StarCraft 2: Heart of the Swarm – It’s about time!

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At last, the long awaited expansion pack to StarCraft 2 is here! It’s Heart of the Swarm!

If there’s one thing Blizzard does and does well, it’s hype. From the release of the first cinematic onto Youtube to the Super Bowl ads, Blizzard has been getting people so energetic and excited for this game, but was it worth it?

Short answer: Yes.

Long Answer: ERRMAHGAWD!!!!!!

Let me elaborate on that.

Let’s start with the story. A tale of love, loss, acceptance and new purpose. It picks up where Wings of Liberty left off: It’s been 3 weeks since Jim Raynor rescued Sarah Kerrigan and changed her back to her human form. I won’t dare spoil the rest of the plot because it’s just that damn good. While Blizzard does have a tendency to cause storylines to go hand in hand with their other series (the Zerg always needing a hive mind/queen and in World of Warcraft “there must always be a Lich King”) thankfully has been kept out of this storyline.

StarCraft 2: Heart of the Swarm (Expansion)
Platform: PC
Developer: Blizzard Entertainment
Publisher: Blizzard Entertainment
Release Date: March 12th, 2013
MSRP: $39.99 regular, $59.99 deluxe, also available digitally, need “StarCraft 2: Wings of Liberty” to play

The graphics have thankfully been kept intact while still looking absolutely gorgeous, and even on the 5-year-old PC I’m using it managed to run it at 60 frames a second on medium settings and hardly had any hiccups at all. So those of you who think you may not be able to run the game or see the in-game cutscenes won’t have to worry about having to tone down the graphics settings. Not to mention those full screen cinematics, it almost makes you wish you could stop playing and just wish that it was a movie you were watching.

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Paid for by World Of Warcraft subscriptions.

The RTS style gameplay is the same from Wings of Liberty; a simple point and click interface with a plethora of hotkeys that can all be customized to whatever you want, and even if you forget the major ones, like one of your units abilities, it’s always onscreen in your HUD. There’s also been quite a lot of additions to this expansion, such as new control tutorials and hints, the SVC/Drones/Probes auto gathering at the start of a match and new units such as the Mothership Core and the Hellbat. The multiplayer has been expanded so that you can play competitively in ranked matches, custom matches that you can make between a multitude of combinations of you, your friends, other people and A.I. bots. The difficulty ranges from “Very Easy” to “Cheater (Vision/Resources/Insane)”, with a huge assortment of maps that even have user ratings so that you can get a good idea of what’s a good map and which ones need to be avoided entirely. There’s even an “Arcade” section where you can play custom games and maps made by the community, where even now you can see a lot of creativity just bursting out the seams.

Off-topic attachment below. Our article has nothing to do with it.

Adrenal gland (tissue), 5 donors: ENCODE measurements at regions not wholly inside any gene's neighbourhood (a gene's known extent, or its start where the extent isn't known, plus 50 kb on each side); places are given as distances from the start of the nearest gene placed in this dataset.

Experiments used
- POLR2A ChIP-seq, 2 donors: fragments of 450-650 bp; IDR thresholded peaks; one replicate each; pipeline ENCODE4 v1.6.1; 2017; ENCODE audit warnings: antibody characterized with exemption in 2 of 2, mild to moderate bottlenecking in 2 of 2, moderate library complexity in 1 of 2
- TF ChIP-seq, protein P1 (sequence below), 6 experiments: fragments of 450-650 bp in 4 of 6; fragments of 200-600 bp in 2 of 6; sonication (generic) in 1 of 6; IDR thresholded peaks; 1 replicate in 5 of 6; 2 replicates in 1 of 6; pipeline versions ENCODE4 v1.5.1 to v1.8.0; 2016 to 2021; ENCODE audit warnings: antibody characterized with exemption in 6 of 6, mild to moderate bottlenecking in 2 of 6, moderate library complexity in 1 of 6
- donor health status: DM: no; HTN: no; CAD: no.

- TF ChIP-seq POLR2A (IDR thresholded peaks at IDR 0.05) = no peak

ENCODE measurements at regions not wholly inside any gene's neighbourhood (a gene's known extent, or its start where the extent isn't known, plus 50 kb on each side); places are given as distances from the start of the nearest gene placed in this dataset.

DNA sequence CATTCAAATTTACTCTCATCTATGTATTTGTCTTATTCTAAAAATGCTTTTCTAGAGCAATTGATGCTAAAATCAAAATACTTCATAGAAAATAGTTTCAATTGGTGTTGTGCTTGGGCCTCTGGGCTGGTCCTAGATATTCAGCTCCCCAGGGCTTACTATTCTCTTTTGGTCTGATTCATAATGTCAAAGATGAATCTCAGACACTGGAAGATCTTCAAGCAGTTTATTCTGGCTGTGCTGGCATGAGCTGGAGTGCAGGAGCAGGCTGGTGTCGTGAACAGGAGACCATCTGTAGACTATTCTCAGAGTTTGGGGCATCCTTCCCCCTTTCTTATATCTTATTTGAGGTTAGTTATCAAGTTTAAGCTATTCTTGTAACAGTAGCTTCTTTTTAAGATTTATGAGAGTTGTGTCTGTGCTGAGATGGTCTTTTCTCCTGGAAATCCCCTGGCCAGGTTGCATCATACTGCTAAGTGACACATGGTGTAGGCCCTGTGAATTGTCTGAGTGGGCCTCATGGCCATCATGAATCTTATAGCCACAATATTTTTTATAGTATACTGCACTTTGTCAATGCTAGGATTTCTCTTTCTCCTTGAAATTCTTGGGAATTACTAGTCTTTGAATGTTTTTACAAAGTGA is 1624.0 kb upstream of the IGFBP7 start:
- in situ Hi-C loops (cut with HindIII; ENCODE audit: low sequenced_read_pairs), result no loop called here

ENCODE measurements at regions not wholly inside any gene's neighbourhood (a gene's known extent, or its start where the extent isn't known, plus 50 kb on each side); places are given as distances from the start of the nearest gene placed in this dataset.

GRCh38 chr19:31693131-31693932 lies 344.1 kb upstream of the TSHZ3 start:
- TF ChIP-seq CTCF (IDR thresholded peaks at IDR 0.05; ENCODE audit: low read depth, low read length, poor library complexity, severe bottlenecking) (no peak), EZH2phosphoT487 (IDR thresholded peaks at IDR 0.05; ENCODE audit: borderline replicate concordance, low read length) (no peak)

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And the posters don’t look half bad either.

However where the gameplay really shined out for me is the campaign mode, giving you plenty of achievements and side missions to upgrade your campaign units while going through the story as Sarah Kerrigan. One mission I found myself enjoying the most is where you control the Terran ship, Hyperion, in the middle of an asteroid field and fighting other ships. It honestly felt like a completely different game but at the same time kept it simple so that you didn’t get confused by the new perspective of it.

The sound is a bit of a mixed bag. All of the music is pleasant, dramatic and fits the mood, however, I found myself never really noticing it was there half the time. The sound effects for all the units and action is music to anyone’s ears, but at times there can be so much action happening on screen that some of the unit responses and voices get cut off completely. The voice acting on the other hand, WOW. It’s been a while since I have played the campaign mode for Wings of Liberty and I had forgotten how good of a job the voice actors/actresses do. You really get a feel for the characters right from the get go, ranging from pity of Jim and Sarah being so close yet so far apart, to utter disgust and distrust towards one of the Broodmothers, always having this feeling that she’s going to betray you throughout the entire campaign.

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Hearing this thing tear apart an animal on a pair of headphones at 3 a.m., words cannot describe…

If there’s one thing I have to say as far as a negative is the somewhat always on DRM, because sometimes you just want to jump right into the game and not have to wait for news and community boards to load up. There’s a fix where you can play it offline, but you have to “re-authorize” your account/computer every 30 days which is annoying.

Grade: A-

Pros

  • $40
  • Don’t need that powerful of a machine to run the game
  • Can be downloaded directly from Blizzard at any time in case you lose your physical CD
  • Balanced multiplayer matchmaking system that bases it on your skill

Cons

  • Always-On DRM
  • If playing the campaign mode the constant “squish” sounds of your units can start to get repetitive
  • Some voices get cut off because of mass action on screen
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